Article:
Kitsap Crime and Justice

The Kitsap Sun staff writes about crime and criminal justice issues.
Subscribe to RSS
Back to Kitsap Crime and Justice

Archive for the ‘Live Blog’ Category

Live blog: Ostling vs. Bainbridge, May 29

Tuesday, May 29th, 2012

CASE BACKGROUND: In the case of Ostling vs. Bainbridge Island, jurors in U.S. District court are wrestling with two conflicting viewpoints: either two Bainbridge Island police officers were just doing “the best they could under the circumstances,” in responding to Douglas Ostling’s home in October 2010, or they caused a “preventable death that would’ve been avoided if they’d followed their own policy manual.”

The case, having been ongoing three weeks now, is set to wrap up this week. Kitsap Sun Reporter Tristan Baurick will be in court Tuesday and Wednesday covering the testimony, which you can follow live below.


Live blog: Ostling vs. Bainbridge, Day 9

Thursday, May 24th, 2012

CASE BACKGROUND: The plaintiff Ostling family is expected to wrap up its case this week. They’re suing the city of Bainbridge Island for alleged civil rights violations against Douglas Ostling, the night the 43-year-old was shot and killed by police.

Reporter Tristan Baurick is at court live blogging the proceedings today.


Live Blog: State vs. Mollet, Day 3

Thursday, May 24th, 2012

CASE BACKGROUND: Today is the likely conclusion to the case of state of Washington vs. Megan Mollet. Mollet, 19, is charged by prosecutors with rendering criminal assistance to the man authorities say shot and killed Washington State Trooper Tony Radulescu in February. She is also charged with making false statements.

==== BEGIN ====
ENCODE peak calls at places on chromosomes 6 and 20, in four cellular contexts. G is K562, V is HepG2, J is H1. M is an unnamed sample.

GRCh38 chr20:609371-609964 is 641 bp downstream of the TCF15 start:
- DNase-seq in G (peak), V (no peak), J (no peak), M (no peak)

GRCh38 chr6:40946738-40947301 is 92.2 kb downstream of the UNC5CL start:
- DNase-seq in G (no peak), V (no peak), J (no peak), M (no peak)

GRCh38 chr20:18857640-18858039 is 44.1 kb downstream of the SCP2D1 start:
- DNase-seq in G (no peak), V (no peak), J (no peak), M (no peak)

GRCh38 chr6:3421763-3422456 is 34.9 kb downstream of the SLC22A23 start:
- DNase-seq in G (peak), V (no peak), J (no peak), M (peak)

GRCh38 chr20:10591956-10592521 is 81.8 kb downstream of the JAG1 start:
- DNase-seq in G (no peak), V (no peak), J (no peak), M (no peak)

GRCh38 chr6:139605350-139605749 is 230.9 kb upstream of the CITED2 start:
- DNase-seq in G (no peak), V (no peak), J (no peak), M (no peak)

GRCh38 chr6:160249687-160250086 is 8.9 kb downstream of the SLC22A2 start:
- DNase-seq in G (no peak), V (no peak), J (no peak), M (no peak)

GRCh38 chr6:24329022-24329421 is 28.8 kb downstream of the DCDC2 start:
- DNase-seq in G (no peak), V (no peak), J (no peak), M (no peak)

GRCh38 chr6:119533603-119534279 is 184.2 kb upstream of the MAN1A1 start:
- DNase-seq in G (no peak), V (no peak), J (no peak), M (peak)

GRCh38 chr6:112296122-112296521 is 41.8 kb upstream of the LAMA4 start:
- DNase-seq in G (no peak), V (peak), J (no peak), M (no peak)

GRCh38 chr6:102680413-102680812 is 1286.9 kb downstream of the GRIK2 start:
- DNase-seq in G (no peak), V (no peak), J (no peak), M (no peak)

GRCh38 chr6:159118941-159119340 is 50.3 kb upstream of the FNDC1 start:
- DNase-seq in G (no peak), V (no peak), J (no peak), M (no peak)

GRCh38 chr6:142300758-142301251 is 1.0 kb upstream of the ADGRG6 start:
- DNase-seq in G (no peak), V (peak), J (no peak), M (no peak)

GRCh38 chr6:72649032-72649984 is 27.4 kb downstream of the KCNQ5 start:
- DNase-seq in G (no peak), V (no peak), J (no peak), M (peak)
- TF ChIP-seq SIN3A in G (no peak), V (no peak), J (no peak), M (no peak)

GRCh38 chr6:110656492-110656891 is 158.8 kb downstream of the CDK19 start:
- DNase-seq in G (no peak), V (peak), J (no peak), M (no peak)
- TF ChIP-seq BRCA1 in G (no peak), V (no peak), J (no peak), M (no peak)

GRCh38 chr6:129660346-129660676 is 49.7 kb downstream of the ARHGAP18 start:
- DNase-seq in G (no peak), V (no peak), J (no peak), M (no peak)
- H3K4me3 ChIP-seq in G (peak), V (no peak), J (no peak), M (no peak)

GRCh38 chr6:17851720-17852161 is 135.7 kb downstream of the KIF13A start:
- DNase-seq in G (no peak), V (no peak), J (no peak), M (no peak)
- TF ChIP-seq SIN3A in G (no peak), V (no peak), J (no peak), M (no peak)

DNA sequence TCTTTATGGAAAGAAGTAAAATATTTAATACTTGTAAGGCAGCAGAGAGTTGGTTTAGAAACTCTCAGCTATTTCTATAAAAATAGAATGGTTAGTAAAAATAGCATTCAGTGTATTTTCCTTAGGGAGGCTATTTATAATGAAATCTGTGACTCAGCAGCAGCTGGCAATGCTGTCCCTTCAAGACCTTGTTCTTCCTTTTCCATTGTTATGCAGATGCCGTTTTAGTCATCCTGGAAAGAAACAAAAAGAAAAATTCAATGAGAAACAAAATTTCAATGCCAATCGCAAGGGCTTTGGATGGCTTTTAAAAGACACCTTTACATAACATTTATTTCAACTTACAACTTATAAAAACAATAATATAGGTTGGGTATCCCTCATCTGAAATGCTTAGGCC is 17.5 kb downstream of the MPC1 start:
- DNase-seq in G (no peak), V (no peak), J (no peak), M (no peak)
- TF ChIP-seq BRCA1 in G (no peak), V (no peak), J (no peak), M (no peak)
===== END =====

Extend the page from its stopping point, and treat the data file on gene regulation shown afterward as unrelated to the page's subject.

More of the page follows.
Mollet’s attorney says that she was under duress at the time and after the shooting.

The live blog will begin shortly.


Live Blog: State v. Mollet, Day 2

Wednesday, May 23rd, 2012

CASE BACKGROUND: Testimony begins today in the case of State of Washington vs. Megan Mollet. Mollet is charged by county prosecutors with rendering criminal assistance to the man who killed Washington State Trooper Tony Radulescu on Feb. 23. Mollet is also charged with making false statements to police.

Mollet’s attorney is arguing that she was under duress at the time of and after the shooting.

We’re in a bit of a delay this morning but court is expected to begin shortly.


Live blog: State vs. Mollet, opening statements

Tuesday, May 22nd, 2012

CASE BACKGROUND: Megan G. Mollet, the 18-year-old charged by county prosecutors with rendering criminal assistance to the man authorities say murdered Washington State Trooper Tony Radulescu, is on trial this week.

Sixty people were considered to serve on the jury considering the charges against Mollet, including making a false statement to a public servant, a gross misdemeanor, and the original rendering charge, a felony.

This afternoon will be opening statements from Kitsap County Deputy Prosecutor Tim Drury and Mollet’s attorney, Jonathan Morrison.


Live blog: Ostling vs. Bainbridge, Day 7

Tuesday, May 22nd, 2012

CASE BACKGROUND: The plaintiff Ostling family is expected to wrap up its case early this week. They’re suing the city of Bainbridge Island for alleged civil rights violations against Douglas Ostling, the night the 43-year-old was shot and killed by police.

Reporter Tristan Baurick will be in court live blogging the proceedings today. Court is set to begin at 9:30 a.m.


Live blog: Ostling vs. Bainbridge Island, May 18

Friday, May 18th, 2012